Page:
Lane County Schools - Connected12/03/2018 ● By Sandy Kauten
Mental and behavioral health needs often surface at school, with outbursts that vary from aggression to depression: Both pose major obstacles to learning for children who are experiencing distress as well as their classmates.
Mental health plays a huge role in a child’s long-term success in school, and all Lane County school districts consider it a high priority and are working together to provide emotional and behavioral support for students. This effort -- the School-Based Health Center Alliance -- brings together the Community Health Centers of Lane County, Bethel Health Center, PeaceHealth and the Western Lane County Behavioral Health Network.
In addition, districts take a multi-pronged approach to supporting all students, including:
- School-based counselors
- Class-based programs such as the “Good Behavior Game,” which helps students self-regulate and reinforces positive classroom behavior.
- Prevention programs to help reduce the likelihood that students who are experiencing behavioral or emotional problems will abuse drugs and alcohol.
- Peer support groups to address bullying and help make schools a safer place.
In the metro area, four school-based health centers (Churchill High, Springfield High, North Eugene High and Cascade Middle) now include mental and behavioral health supports. These clinics are often able to see students from other schools. Additional services and referrals are provided by Lane County Behavioral Health. Western Lane County Behavioral Health Network will soon open centers in both the Mapleton and Siuslaw school districts, with facilities on-site at the schools and clinicians who will make home visits.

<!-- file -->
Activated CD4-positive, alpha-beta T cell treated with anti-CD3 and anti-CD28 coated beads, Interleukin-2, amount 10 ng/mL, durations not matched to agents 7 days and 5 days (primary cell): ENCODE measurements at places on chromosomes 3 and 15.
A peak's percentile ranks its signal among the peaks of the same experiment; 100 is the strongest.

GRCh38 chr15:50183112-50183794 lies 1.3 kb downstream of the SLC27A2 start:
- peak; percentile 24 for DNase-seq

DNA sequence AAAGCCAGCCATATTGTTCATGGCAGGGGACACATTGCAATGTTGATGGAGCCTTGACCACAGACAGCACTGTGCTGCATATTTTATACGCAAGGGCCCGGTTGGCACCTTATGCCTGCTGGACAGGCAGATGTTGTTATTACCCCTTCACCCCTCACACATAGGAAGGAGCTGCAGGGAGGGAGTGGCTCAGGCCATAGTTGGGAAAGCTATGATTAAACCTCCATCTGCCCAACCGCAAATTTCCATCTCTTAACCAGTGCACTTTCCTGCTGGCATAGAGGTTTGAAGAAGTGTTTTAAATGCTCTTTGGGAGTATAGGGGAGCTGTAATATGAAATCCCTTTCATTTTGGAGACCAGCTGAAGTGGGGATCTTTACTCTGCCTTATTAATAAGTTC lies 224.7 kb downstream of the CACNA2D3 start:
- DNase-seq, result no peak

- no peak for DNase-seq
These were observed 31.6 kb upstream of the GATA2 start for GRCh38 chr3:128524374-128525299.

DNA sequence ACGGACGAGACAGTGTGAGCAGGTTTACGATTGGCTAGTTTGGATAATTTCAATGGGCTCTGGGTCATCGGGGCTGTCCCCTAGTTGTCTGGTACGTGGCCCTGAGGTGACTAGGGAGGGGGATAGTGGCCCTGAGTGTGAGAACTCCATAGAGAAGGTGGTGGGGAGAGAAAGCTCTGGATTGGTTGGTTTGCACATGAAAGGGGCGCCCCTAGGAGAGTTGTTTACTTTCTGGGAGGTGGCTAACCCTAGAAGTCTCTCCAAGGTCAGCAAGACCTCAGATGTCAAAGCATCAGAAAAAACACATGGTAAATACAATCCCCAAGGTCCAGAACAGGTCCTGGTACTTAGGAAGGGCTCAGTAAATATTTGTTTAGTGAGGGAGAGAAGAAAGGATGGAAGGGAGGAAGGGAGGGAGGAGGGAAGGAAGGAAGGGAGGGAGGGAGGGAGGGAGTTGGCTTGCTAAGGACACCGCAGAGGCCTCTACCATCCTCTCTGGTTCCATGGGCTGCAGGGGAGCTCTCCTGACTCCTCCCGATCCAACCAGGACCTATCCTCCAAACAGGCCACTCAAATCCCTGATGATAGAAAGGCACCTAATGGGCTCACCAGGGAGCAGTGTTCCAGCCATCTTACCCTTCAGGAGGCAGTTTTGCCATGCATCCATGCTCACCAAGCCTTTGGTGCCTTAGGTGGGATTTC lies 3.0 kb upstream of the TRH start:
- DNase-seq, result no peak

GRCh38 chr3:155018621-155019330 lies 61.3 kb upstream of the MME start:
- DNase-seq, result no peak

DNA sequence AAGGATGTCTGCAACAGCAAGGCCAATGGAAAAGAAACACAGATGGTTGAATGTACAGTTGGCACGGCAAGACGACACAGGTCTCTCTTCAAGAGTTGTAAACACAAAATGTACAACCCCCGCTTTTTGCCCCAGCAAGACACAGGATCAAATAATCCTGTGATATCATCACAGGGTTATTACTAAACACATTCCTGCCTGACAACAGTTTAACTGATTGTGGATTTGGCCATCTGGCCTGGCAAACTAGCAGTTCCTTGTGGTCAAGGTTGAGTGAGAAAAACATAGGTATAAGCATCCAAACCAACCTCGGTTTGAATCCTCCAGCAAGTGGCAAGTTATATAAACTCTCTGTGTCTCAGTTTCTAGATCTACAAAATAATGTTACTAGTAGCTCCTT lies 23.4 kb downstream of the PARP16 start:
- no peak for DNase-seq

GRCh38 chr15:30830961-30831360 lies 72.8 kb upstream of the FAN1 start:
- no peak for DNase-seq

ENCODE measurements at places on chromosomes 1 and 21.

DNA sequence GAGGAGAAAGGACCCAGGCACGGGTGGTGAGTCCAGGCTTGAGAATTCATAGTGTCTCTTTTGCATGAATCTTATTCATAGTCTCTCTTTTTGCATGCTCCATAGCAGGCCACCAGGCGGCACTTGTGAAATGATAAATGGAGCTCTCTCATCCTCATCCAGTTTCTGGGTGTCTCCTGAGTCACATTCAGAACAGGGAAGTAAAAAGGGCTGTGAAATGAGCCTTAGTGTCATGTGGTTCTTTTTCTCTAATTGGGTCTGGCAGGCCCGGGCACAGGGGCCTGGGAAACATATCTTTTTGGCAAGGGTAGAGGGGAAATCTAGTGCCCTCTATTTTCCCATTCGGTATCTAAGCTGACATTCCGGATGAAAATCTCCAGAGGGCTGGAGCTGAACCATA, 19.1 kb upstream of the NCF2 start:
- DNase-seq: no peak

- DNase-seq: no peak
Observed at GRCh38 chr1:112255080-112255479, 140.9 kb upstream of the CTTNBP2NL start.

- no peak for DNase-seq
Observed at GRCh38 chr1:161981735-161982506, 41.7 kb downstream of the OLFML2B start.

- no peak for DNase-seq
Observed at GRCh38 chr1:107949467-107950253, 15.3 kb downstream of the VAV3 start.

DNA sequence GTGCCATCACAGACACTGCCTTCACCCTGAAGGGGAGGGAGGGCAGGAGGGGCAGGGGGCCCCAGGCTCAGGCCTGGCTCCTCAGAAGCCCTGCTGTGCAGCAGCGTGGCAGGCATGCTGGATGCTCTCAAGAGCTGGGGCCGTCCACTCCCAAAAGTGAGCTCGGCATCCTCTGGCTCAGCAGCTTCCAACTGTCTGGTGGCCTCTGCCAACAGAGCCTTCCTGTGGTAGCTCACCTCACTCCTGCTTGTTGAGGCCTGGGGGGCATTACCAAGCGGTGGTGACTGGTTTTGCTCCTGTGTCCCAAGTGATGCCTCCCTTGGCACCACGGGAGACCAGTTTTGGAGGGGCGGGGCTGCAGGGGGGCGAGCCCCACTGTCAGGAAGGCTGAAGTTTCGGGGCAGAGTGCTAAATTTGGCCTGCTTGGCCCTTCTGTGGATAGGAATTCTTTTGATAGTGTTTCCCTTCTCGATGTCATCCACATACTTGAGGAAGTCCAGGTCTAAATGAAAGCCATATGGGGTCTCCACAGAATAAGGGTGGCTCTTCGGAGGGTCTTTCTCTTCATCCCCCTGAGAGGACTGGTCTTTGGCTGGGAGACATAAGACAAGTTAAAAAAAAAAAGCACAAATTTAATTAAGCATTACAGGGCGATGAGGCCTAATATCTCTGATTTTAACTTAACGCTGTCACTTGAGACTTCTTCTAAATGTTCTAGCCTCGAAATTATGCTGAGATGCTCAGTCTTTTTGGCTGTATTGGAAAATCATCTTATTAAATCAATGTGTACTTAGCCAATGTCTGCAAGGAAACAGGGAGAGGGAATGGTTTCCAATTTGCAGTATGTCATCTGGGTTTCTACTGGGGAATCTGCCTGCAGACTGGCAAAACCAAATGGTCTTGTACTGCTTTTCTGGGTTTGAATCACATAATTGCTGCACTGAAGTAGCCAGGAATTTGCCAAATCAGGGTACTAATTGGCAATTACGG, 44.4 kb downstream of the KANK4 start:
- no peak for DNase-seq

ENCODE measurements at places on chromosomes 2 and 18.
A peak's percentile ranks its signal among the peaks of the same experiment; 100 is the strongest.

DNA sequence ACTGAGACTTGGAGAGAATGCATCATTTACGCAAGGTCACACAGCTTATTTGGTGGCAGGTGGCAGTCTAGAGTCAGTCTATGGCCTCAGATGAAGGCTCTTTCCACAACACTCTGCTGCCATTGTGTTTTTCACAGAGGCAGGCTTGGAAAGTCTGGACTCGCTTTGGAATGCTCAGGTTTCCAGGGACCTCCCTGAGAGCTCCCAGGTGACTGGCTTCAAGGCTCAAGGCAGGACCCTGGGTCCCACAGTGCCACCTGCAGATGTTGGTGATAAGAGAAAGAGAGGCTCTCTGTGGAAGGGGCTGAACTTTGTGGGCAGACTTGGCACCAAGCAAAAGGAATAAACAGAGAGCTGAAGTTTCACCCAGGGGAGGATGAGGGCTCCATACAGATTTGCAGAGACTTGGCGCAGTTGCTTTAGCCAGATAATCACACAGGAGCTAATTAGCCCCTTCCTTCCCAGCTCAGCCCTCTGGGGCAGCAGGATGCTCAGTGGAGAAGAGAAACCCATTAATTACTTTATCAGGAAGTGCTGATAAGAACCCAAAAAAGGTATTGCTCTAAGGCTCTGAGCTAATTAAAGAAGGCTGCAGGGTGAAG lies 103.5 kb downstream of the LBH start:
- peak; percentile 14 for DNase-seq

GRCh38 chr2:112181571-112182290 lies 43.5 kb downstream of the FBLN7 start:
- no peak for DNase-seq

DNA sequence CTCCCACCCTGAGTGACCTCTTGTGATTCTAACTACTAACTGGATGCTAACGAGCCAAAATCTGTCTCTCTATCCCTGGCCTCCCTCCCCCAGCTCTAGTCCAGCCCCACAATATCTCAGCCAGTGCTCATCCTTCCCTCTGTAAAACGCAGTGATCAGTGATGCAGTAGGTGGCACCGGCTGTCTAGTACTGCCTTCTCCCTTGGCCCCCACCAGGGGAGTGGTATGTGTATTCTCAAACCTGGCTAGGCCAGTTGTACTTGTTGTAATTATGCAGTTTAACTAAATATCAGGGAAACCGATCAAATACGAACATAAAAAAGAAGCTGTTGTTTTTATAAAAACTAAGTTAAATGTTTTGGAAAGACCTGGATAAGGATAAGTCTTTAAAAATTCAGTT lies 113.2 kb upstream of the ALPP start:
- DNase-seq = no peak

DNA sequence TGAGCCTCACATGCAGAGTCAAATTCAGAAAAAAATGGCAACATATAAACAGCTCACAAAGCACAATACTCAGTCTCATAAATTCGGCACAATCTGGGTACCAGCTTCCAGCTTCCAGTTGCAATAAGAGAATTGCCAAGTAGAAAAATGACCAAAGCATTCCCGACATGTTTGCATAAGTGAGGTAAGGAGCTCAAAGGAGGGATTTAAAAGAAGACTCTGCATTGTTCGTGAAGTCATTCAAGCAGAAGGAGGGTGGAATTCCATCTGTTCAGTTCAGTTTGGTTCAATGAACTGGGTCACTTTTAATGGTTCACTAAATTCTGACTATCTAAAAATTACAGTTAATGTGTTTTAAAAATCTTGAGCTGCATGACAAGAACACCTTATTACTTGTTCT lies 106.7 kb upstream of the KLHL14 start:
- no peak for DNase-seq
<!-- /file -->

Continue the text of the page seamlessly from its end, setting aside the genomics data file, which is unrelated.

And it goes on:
How to Receive Professional Help
Although a school can make a recommendation that a student receive professional help, parents and students themselves can also ask for help – and insurance should not be an issue. “We are dedicated to helping families receive care. Just because you heard a ‘no’ at one place, you shouldn’t stop seeking help,” Ellen Thornton-Love, Clinical Supervisor for Child and Adolescent Health Services at Lane County Behavioral Health urges. “Walk into Lane County Public Health, and someone will help you. Call me, and I will find someone to help you.”
- Lane County Behavioral Health: Lane County Behavioral Health, 2411 Martin Luther King, Jr. Blvd., Eugene, 541- 682-1915
- Your school: If you believe your child needs mental health support, reach out to a teacher or the main office.
The physical health and wellness connection:
Mental health often affects physical health. Locally, there are many resources available for students and their families, including:
- Lane County Behavioral Health collaborates with other local organizations to connect families with support, including Food for Lane County, CASA, Bags of Love, and the Oregon Family Support Network. They also collaborate with other organizations addressing abuse and addiction.
- 67 schools throughout the Lane County offer free breakfast/meals. Check with your school office to find out more.
- 15th Night has resources to help homeless youth. Call or text 541-246-4046 for access to services related to housing, clothing, transportation, or counseling.
Oregon Family is grateful to its readers and the schools who help make this resource available to families across Lane County. We receive a tremendous amount of information from the schools and in view of this, have asked Lane Education Services District to provide services, news, and observations of trends occurring in Lane County schools. If you have topics you’d like to learn more about, please share them at [email protected]